A low carb helps reduce blood sugars and insulin levels and helps with the management of many of the diseases of modern civilisation (e.g. diabetes, heart disease, stroke, cancer, Parkinson’s and Alzheimer’s). We become insulin resistant when our body fat can’t store any more energy. Excess energy is then stored in the liver, pancreas, heart, brain and other organs that are more insulin sensitive. We also see increased levels of energy in our blood in the form of glucose, fat and elevated ketone. Endogenous ketosis occurs when we eat less food than we need. Our insulin and blood sugar levels decrease and ketones rise to supply the energy we need. Exogenous ketosis occurs when we eat lots fat and/or take exogenous ketones. Blood ketones rise, but our insulin levels will also rise because we have an excess of energy coming from our diet. Most of the good things associated with ketosis occur due to endogenous ketosis. Most people following a ketogenic diet over the long term have ketone values lower than what some people consider to be “optimal ketosis”. If your goal is blood sugar control, longevity or weight loss then endogenous ketosis with lower blood sugars and lower ketones is likely a better place to be than chasing higher blood ketones. I have seen a lot of interest and confusion recently from people following a ketogenic about ideal ketone and blood sugar levels. In an effort to try to clear this up, this article reviews blood ketone (BHB), breath ketone (acetone) and blood sugar data from a large number of people who are following a low carb or ketogenic diet to understand what “normal” and “optimal” look like. Many people initiate a low carb diet to manage their blood glucose levels, insulin resistance or diabetes. As shown in the chart below, Continue reading >>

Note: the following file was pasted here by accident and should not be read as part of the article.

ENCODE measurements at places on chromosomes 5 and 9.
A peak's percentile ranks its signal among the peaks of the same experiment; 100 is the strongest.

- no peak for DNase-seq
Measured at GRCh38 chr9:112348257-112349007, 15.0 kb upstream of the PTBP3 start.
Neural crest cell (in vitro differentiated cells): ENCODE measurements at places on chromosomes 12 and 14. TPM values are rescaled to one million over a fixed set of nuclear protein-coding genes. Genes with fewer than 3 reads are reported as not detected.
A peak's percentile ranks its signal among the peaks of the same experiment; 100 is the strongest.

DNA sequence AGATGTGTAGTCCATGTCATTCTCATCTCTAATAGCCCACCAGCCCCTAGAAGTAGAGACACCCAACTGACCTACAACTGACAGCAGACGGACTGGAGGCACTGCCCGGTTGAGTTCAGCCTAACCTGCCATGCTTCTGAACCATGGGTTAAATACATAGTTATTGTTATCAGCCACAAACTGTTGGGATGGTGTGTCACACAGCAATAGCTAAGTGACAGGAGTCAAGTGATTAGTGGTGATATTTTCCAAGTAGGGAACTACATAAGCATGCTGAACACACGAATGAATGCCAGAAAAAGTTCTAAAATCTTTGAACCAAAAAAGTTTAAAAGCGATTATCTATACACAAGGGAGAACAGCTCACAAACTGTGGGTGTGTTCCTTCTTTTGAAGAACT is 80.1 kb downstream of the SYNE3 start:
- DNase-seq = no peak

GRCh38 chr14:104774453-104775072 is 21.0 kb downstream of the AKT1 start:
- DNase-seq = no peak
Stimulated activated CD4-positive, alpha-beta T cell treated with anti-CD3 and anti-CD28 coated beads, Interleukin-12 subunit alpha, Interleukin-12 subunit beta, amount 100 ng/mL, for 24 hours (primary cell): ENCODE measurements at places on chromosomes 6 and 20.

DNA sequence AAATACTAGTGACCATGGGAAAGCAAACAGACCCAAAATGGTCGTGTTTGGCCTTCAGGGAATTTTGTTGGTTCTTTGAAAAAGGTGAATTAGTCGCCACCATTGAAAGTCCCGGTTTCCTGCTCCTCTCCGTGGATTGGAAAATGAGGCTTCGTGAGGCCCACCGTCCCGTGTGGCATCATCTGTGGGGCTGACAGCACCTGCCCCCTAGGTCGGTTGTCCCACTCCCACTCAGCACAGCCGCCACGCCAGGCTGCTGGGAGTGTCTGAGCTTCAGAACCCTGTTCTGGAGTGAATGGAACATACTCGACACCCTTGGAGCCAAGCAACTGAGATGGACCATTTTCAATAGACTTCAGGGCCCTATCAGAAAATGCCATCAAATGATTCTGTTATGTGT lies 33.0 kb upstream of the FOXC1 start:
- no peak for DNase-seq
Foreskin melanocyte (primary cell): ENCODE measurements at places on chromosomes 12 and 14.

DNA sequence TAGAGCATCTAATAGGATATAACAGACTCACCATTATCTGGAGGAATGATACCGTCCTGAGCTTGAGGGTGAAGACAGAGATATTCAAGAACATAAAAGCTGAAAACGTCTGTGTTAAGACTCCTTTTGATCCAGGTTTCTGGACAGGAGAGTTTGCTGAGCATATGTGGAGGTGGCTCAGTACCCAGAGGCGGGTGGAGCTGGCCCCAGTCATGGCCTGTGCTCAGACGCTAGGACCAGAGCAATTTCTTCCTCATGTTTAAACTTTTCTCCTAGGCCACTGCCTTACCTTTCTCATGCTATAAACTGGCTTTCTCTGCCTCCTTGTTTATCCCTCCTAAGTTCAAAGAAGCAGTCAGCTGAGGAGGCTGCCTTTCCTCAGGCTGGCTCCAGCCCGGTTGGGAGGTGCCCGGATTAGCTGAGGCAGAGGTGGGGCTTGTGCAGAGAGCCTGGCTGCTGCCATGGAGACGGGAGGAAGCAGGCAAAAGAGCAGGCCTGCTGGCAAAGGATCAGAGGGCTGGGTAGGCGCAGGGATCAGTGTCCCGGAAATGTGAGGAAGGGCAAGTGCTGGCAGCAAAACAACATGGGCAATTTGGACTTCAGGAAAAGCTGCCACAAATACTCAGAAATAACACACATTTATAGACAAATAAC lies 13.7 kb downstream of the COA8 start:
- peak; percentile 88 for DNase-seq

Going Keto Pt. 2: Preparing For Ketosis

Going Keto Pt. 2: Preparing For Ketosis